The twins born to Chinta Devi and Chandeshwar Ram from Motihari, Bihar and were conceived through In vitro fertilisation (IVF) technique at Neelkanth Fertility Centre in Udaipur.
“She had uncontrolled blood pressure, gestational diabetes and started bleeding at 24 weeks of her pregnancy. As the survival of babies was getting compromised, she was taken up for emergency caesarean section,” said Dr Simi Sood.
The twin baby girls were born on October 25, 2017. The twins were barely larger than a human hand. They required artificial breathing support to regularise their breathing and then quickly transferred to Jivanta neonatal ICU.
The newborns were managed and looked after at Jivanta Neonatal ICU under care of Neonatologists Dr Sunil Janged and Dr Nikhilesh Nain and by the nursing staff.
In the beginning, the babies were struggling to breathe, so they were put on a ventilator and given surfactant to expand their tiny immature lungs. Also, the babies had an infection in their blood, the heart functioning was poor.
Their gut was immature and they could not be fed, the babies were put on TPN which means giving all essential nutrients such as protein, carbohydrate by blood. To get venous access umbilical lines were put. Such infants lose water very quickly through their fragile skin and their weight further drops down.
Regular screening of heart and brain were performed to rule out any bleeding in brain. Due to brain immaturity the babies used to forget to breathe, this is termed as apnoea of prematurity. The babies required ventilator support for 80 days along with multiple blood transfusions.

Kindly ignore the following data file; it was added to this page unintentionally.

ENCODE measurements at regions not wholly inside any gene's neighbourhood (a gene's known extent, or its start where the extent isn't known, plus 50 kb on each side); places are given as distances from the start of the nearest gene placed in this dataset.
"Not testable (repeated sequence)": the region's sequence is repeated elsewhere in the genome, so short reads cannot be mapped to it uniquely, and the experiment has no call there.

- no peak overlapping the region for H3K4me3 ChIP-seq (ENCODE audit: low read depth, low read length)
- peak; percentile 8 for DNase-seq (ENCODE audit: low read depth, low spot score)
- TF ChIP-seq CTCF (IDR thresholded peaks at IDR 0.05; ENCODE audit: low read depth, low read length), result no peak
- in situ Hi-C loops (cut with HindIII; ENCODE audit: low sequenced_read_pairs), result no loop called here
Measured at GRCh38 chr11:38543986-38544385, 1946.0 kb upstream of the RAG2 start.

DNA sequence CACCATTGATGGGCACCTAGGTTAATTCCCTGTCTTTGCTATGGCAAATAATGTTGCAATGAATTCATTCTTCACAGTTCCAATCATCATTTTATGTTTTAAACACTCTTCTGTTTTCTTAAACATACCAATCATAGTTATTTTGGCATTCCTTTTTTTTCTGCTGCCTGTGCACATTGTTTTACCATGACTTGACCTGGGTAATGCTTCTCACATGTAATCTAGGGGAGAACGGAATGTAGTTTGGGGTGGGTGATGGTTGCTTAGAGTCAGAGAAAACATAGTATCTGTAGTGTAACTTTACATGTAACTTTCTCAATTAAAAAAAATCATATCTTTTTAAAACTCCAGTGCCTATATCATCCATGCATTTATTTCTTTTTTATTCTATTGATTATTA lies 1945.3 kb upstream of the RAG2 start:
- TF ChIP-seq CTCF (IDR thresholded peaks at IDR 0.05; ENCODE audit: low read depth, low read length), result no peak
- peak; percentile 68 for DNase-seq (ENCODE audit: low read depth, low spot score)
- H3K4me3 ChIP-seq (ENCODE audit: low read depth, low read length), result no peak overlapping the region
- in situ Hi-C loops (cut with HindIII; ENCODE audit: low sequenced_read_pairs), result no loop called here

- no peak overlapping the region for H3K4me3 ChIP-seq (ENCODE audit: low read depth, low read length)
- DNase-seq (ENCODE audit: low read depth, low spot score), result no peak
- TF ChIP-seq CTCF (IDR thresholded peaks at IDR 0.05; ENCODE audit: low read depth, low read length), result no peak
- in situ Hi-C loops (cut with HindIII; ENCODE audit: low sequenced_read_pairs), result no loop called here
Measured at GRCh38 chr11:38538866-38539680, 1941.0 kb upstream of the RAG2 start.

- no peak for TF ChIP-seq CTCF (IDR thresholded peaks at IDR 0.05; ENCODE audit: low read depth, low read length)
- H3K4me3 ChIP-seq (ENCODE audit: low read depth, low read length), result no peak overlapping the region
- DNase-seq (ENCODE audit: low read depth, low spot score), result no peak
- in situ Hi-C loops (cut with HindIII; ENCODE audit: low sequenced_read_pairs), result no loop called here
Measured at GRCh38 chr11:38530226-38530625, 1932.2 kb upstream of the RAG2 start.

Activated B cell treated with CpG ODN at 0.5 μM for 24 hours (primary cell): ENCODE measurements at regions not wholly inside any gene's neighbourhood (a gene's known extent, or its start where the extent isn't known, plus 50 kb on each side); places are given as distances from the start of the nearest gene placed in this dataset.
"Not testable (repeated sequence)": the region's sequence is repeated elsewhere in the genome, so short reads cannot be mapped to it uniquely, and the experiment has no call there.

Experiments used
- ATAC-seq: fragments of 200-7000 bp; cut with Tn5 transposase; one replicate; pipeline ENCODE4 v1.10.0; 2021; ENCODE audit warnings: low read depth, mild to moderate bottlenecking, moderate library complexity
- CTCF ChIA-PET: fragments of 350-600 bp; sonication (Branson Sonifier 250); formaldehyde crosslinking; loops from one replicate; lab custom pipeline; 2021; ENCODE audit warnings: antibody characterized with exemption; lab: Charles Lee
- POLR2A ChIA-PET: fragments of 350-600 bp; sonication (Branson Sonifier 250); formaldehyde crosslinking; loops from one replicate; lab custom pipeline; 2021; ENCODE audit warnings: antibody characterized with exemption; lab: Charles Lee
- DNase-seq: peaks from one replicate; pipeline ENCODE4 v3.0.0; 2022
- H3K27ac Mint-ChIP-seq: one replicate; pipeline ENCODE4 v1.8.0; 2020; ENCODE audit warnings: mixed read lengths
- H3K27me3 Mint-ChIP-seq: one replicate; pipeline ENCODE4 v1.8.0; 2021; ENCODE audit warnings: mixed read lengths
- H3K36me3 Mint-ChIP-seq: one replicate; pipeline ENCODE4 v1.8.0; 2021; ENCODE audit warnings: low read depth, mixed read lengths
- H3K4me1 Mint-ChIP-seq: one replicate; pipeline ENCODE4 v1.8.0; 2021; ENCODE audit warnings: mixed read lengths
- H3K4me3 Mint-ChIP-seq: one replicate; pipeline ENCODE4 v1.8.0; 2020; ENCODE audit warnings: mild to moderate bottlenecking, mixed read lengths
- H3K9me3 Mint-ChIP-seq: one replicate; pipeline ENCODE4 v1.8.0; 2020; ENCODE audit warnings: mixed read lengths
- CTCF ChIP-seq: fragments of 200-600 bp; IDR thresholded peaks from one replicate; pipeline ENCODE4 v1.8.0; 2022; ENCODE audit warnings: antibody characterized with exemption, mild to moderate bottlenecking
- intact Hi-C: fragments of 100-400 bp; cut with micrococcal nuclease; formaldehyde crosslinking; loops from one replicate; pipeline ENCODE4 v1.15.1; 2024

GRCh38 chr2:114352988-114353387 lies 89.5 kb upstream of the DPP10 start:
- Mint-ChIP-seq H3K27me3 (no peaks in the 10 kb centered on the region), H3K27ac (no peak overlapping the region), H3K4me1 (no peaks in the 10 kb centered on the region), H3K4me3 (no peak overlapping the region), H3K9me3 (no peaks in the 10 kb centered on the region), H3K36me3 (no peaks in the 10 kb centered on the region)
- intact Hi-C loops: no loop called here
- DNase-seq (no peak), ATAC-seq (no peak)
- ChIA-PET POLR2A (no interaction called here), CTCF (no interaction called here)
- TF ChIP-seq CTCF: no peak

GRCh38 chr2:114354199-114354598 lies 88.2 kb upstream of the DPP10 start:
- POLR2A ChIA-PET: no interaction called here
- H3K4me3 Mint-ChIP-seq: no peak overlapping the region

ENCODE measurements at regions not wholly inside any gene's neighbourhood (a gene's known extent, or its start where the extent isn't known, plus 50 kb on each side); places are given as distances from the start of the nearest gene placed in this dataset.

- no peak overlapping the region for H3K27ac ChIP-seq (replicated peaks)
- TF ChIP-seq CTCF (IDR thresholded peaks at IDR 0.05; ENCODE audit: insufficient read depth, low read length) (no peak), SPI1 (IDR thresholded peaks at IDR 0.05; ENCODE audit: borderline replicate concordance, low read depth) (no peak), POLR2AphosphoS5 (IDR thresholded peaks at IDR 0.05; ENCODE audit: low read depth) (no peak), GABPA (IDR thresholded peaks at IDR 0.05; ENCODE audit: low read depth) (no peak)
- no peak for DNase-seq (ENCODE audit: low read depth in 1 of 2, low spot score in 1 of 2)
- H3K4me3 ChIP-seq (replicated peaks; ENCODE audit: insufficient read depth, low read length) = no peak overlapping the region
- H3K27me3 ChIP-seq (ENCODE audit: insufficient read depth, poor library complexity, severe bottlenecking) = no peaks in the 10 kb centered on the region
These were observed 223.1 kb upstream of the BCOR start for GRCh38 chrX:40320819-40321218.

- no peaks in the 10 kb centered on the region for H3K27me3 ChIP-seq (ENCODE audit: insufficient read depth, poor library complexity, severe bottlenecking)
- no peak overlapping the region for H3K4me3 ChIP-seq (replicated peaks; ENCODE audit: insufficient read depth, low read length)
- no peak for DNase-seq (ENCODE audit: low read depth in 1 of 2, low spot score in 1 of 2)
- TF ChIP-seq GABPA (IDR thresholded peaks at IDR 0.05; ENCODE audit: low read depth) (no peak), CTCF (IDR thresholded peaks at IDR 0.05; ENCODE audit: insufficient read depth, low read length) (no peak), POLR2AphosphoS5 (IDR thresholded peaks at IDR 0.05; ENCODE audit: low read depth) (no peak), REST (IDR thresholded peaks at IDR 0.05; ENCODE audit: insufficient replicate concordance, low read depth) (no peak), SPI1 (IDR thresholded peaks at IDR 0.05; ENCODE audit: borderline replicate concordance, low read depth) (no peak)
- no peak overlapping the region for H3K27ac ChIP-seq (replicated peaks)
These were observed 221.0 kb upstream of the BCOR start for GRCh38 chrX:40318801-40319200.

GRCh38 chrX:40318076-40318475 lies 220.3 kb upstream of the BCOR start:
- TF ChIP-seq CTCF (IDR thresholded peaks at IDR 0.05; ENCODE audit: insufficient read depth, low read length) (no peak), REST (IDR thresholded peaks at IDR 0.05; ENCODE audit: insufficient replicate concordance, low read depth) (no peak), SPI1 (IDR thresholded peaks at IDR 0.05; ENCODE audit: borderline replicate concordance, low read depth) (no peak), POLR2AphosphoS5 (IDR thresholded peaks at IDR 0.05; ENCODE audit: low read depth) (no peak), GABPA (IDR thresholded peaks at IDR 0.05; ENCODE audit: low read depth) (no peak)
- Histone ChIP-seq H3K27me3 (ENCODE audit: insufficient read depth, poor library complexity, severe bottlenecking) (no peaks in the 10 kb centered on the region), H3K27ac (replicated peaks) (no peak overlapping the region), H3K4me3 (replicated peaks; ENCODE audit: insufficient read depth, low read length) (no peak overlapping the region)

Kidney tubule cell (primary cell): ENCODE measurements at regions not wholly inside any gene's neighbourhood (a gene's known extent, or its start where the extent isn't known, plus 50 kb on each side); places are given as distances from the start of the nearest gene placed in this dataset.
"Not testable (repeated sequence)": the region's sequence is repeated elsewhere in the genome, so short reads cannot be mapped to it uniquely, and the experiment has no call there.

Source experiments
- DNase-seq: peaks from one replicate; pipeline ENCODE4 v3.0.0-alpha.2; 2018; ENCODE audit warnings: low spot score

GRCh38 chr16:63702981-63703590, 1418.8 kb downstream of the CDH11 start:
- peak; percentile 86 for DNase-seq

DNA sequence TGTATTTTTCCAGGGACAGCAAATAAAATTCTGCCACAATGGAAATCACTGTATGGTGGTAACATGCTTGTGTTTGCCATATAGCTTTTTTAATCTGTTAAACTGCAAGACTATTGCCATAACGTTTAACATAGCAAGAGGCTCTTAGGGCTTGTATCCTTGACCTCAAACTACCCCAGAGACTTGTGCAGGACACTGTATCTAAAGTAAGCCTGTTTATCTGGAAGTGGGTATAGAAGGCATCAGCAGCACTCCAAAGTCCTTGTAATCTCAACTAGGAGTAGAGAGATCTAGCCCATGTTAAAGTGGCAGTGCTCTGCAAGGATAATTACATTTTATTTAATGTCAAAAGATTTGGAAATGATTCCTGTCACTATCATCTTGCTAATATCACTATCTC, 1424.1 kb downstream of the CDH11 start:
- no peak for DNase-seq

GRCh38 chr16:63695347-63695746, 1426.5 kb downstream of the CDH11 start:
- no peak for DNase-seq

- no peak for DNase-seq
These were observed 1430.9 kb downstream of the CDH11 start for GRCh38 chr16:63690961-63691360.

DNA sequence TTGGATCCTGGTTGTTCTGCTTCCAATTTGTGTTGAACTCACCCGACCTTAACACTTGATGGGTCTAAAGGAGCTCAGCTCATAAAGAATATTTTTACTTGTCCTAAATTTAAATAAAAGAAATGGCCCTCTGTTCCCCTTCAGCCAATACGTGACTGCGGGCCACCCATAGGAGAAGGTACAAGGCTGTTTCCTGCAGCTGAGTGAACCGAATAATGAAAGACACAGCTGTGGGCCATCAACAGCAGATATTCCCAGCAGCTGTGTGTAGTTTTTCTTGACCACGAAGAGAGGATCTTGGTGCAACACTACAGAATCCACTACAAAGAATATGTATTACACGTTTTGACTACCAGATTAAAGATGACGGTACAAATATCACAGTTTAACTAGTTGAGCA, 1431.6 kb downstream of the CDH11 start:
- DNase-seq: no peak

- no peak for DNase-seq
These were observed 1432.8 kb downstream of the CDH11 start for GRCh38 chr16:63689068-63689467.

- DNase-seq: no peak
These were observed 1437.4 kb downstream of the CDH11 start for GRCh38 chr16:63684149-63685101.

In all, they were in the NICU for 115 days, on discharge their weight was 2 kg and 1.94 kg. By far, their progress in NICU is satisfactory, the brain is structurally normal and eyes are developing normally.
Dr Sunil Janged, Chief Neonatologist at Jivanta Children Hospital, said, “It was long and tough journey for me and my team. At the best of centres, only 30% of such babies born this early survive. Most doctors do not even attempt to save such babies, as the possibility of survival is low. It is due to the assistance of the latest technology and high end expertise of our NICU team, which helped this become a success”
The father of the twins, Chandeshwar Ram, proudly said, “All this would not have been possible without the support of doctors and Jivanta management team. It was not possible for us to bear hospital expenses as we come from a humble background. The hospital waived 50% of the treatment’s cost to send a ‘pro-girl tolerance’ message to the society.”
Dr Pradeep Suryawanshi, a senior Neonatologist from Pune added, “The existing record for smallest twins to survive in India is from Kerala, with twin girls weighing 452 grams and 500 grams.”
He added, “Babies born this small have extremely poor function of all body organs and need support for survival. This is where skilled and dedicated of the neonatologist and nursing staff is required, as the margin of error is close to zero. Problems related to any single system can singularly kill the baby and only 5-10% of them survive without brain damage.”